Road Gear

Orbea Orca M10i Team Disc

It was hard to find fault with the Orca. We would count this as one of the best bikes of the year without hesitation.

Size Reviewed






If VeloNews had an “Under-the-Radar-Radness award,” Orbea’s Orca M10i Team Disc would undoubtedly win it. If you’ve spent time on an Orca before, this isn’t the same bike. It’s much stiffer, much more responsive, and more aggressive. It’s a quintessential all-around race bike, yet it avoids some of the common pitfalls of this notoriously nervous category.

Put simply, the Orca sings. It strikes the right balance between light weight, stiffness, and exceptional handling, all within an attractive package with classic lines and heaps of modern technology. It’s an ideal choice for race day on just about any course.

The bike’s stiffness, particularly in the bottom bracket area, garners immediate attention. It’s quick off the line and feels eager in sprints. Of course, this stiffness does translate into some harshness in both the rear of the bike and up front, though we’ll take that in exchange for exceptional road feel and responsiveness under heavy pedaling loads on steep climbs. The 27.2-millimeter seatpost scrubs enough of the vibration to keep the Orca about as comfortable as any racer needs to be in the heat of peloton jockeying.

Orcas have not been known historically as stiff bikes. Orbea R&D engineer Kepa Otxoa says, “The Orca is about 8% stiffer than the previous one. That’s due to some geometry changes, a shorter fork, and some aggressive angles, and the BB386 bottom bracket. Optimized shapes also improve the stiffness-to-weight ratio.”

It’s also a quick-steering, lithe race bike. Orbea shortened the wheelbase (a compact 991mm) and steepened the head tube angle (73 degrees) in order to accomplish this steering responsiveness. The fork is also wider and shorter, increasing stiffness and reducing aerodynamic drag by reducing turbulence through the fork blades, according to Otxoa. (It also paves the way for tire clearance up to 28mm.) The fork’s stiffness also addresses the additional forces laid upon it by the disc brakes.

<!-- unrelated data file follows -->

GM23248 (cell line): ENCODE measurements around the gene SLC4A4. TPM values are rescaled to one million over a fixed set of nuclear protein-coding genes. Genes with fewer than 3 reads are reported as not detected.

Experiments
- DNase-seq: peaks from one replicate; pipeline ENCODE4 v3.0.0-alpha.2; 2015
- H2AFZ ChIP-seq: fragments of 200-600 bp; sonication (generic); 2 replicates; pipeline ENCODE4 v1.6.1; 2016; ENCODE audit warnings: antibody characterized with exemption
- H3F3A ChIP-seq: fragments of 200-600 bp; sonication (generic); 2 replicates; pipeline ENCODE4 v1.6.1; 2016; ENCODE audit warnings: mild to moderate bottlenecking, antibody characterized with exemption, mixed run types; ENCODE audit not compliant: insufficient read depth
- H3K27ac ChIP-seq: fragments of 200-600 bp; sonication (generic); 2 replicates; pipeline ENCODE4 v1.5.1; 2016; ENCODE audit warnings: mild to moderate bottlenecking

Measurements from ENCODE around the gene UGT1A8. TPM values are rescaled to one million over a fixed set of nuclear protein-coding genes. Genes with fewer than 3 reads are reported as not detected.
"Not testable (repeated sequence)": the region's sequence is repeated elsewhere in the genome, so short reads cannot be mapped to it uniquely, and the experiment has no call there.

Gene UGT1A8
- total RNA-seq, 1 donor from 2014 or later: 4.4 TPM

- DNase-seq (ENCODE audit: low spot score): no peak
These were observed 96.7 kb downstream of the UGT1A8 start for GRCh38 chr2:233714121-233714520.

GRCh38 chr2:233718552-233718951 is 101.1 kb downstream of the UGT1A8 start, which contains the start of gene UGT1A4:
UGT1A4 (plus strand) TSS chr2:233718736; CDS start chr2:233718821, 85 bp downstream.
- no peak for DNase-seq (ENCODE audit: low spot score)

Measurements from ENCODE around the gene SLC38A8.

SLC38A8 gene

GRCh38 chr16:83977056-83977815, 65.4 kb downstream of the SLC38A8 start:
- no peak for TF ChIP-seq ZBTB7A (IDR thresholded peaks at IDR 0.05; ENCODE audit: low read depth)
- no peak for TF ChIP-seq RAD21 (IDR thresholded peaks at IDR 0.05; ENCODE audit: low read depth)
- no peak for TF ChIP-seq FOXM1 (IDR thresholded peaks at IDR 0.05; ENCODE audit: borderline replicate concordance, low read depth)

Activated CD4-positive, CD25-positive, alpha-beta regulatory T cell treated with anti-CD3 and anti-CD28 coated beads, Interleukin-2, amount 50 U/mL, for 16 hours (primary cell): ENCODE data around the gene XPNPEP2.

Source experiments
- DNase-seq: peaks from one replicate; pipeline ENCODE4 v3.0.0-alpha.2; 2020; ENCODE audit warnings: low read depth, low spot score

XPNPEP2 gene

While the steering feels very responsive, it won’t buck you around with every handlebar input. Go ahead and get far over the handlebars in a sprint without feeling like you’re going to lose your front wheel. In other words, the Orca’s handling has found an often-unattainable sweet spot. A 168mm head tube helps maintain a low and aggressive position, too.

Our test bike was aesthetically understated, with a black and white paint job complementing the classic frame lines. If that’s not your style, Orbea offers its MyO program that allows you to customize the paint job to your liking. (Additional costs may apply, depending on your chosen configuration.)

Our test bike came with Shimano’s Dura-Ace Di2 drivetrain with hydraulic Dura-Ace brakes. An FSA cockpit and seatpost are both unremarkable but we didn’t have any specific complaints. The Orca comes with Fulcrum Racing 5 DB aluminum wheels; these seemed out of place on a high-end race bike at this price point. Some carbon wheels would certainly improve the bike’s value.

It was hard to find fault with the Orca. Combined with its sibling the Orca Aero, the Orca marks a return to form for the Basque company. We would count this as one of the best bikes of the year without hesitation.